George Russell would like to think FIA freedom of speech ban is ‘some kind of misunderstanding’

Michelle Foster
George Russell explains while standing with a towel around his neck. Saudi Arabia March 2022

Mercedes driver George Russell explains while standing with a towel around his neck. Saudi Arabia March 2022

While GPDA director George Russell would like to think the FIA’s decision to ban the drivers from making political statements is “some kind of misunderstanding”, he admits he’s “not too sure”.

Motorsport’s governing body earned the ire of the Formula 1 drivers when they announced late last year that “the general making and display of political, religious and personal statements or comments” that violate their “general principle of neutrality” will be banned as of 2023.

The drivers face a hefty fine or even a race ban if they buck the ban, but already Lewis Hamilton has said he’ll do just that. And he’s not the only one.

One by one the drivers have voiced their displeasure with the ban, Valtteri Bottas accusing the FIA of trying to “control” them while Lando Norris says if they don’t have opinions, they’ll become “robots”.

But with F1 chief Stefano Domenicali making it clear he won’t enforce the FIA’s rules, Formula 1 and the FIA are once again on a collision course.

Russell hopes that can be avoided through pre-season talks.

“I’m not too sure why the FIA have taken a stance like this,” the Mercedes driver told the media including at the launch of the W14.

“I think it’s totally unnecessary in the sport and in the world we live in at the moment.

“Naturally, we are obviously seeking clarification, and I trust it will be resolved.

“I’d like to think it’s been some kind of misunderstanding but that I’m not too sure.

“There’s not really a lot more I can say from that to be honest.

“Just seek clarification, see where we will stand, but we’re not going to limit our views or our thoughts because of some silly regulation.

“We’re all here to have free speech, and share whatever views we may have.” recommends

Lewis Hamilton: FIA rule ‘doesn’t surprise’ me but ‘nothing will stop’ me from speaking out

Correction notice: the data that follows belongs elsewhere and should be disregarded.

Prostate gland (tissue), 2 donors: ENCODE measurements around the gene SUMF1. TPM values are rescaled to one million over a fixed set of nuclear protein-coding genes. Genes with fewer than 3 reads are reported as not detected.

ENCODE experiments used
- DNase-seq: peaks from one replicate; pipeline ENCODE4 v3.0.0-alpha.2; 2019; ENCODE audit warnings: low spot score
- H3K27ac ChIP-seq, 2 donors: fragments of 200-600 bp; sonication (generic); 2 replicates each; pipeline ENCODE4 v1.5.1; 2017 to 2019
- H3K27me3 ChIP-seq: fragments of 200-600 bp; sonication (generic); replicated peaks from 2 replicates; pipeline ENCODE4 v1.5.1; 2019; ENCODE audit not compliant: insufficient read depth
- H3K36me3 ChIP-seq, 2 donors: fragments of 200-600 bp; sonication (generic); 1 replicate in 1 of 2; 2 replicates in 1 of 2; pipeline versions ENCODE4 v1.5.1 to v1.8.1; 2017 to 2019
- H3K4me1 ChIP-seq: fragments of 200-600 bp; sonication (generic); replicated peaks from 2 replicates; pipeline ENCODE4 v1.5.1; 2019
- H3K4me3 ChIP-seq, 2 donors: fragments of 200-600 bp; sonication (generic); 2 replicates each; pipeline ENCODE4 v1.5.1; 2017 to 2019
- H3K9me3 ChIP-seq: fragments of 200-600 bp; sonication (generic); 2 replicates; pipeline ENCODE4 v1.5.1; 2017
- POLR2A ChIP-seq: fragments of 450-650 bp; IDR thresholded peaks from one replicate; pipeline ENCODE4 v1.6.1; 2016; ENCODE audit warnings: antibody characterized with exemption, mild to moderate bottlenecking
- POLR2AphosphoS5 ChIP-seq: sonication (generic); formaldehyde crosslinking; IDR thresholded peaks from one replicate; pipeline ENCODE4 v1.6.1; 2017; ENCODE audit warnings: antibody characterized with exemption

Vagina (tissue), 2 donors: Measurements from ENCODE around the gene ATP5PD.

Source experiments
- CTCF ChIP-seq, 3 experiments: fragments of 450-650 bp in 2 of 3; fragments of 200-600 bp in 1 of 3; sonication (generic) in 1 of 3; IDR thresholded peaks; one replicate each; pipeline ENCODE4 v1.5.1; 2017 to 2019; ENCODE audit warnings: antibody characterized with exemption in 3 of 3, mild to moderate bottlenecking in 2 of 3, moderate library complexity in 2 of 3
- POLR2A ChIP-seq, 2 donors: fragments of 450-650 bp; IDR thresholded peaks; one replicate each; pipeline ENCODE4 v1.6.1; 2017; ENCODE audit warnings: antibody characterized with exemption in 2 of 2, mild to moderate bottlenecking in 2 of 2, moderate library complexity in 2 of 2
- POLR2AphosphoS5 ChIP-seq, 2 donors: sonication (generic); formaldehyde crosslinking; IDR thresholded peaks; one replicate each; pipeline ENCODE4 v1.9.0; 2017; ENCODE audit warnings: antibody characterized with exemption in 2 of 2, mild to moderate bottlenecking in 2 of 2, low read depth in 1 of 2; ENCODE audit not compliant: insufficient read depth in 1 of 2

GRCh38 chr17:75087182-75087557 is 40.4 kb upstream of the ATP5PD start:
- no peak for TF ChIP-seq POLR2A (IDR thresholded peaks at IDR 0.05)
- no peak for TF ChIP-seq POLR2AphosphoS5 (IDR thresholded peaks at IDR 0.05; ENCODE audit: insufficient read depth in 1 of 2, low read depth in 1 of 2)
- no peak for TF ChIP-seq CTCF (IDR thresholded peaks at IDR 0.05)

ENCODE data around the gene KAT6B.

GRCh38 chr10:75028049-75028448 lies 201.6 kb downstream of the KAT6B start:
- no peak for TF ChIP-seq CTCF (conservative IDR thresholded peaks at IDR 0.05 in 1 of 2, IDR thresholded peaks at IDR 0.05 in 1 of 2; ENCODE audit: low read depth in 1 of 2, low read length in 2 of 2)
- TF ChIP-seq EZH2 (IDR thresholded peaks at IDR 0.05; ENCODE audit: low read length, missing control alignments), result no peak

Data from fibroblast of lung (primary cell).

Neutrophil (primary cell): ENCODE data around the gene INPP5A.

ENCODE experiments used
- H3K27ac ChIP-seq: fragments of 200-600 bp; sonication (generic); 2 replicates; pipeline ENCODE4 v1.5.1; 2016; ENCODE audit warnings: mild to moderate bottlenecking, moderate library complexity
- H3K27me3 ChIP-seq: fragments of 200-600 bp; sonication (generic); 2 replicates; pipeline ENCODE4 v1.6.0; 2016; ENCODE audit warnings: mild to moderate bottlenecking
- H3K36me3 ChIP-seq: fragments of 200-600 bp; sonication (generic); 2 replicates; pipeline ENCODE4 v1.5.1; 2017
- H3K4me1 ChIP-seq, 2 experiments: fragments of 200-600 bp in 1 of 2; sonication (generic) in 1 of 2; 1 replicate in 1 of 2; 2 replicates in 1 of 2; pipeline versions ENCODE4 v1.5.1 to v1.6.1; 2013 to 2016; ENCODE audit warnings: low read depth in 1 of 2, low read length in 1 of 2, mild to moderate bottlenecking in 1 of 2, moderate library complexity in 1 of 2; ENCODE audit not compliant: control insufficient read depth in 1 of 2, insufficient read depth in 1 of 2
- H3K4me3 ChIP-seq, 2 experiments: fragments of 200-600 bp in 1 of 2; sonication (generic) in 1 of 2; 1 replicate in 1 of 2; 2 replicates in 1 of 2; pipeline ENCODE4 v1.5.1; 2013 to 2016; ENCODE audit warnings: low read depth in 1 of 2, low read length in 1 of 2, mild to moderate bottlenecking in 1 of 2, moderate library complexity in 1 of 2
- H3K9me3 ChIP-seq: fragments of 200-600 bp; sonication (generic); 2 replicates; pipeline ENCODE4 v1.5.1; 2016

Lando Norris expects U-turn on FIA free speech ban after driver backlash
Valtteri Bottas: Statement ban is not ‘necessary’ but ‘this is Formula 1’

Those talks will come at a time when FIA president Mohammed Ben Sulayem has stepped back from a hands on role in Formula 1.

The Emirati informed the teams of his decision earlier this year after months of growing tension between himself and Formula 1 bosses.

Russell says he hasn’t spoken with Ben Sulayem yet this season but has been in contact with F1 race director Niels Wittich.

“I haven’t spoken to Mohammed this month or since he announced his, let’s say, step back from F1,” said the driver.

“But I have been in contact with Niels on the more sporting and racing perspective and we’ve got a really strong dialogue of which all the views of the drivers are being shared and put forward.

“He’s put questions towards us, just to try and shape the future and help improve what is already a really great sport.

“But in terms of the dialogue direct with Mohammed, I guess we’ll have to have a conversation at some point on what is the right way to go about this.”

Freedom of speech isn’t the only conversation the drivers need to have with the FIA

Although a lot of the headlines doing the rounds in Formula 1 are about the freedom of speech ban, there are other issues the drivers also need clarity on.

One of those is penalty points.

Pierre Gasly is knocking on the door of a one race ban with the new Alpine signing sitting on 10 points. That’s just two away from a ban even though the bulk of the driver’s points are not for dangerous driving but rather things like track limits and not adhering to the 10-car length rule behind a Safety Car.

The drivers want the FIA to revise the list of what penalty points should be awarded for, most believing they should only be handed out for dangerous driving.

And as happens every season, they also want clarification regarding the rules of engagement as once again last year’s championship saw different penalties for similar situations.

The news that Wittich will be this year’s only race director at least means there should be some continuity.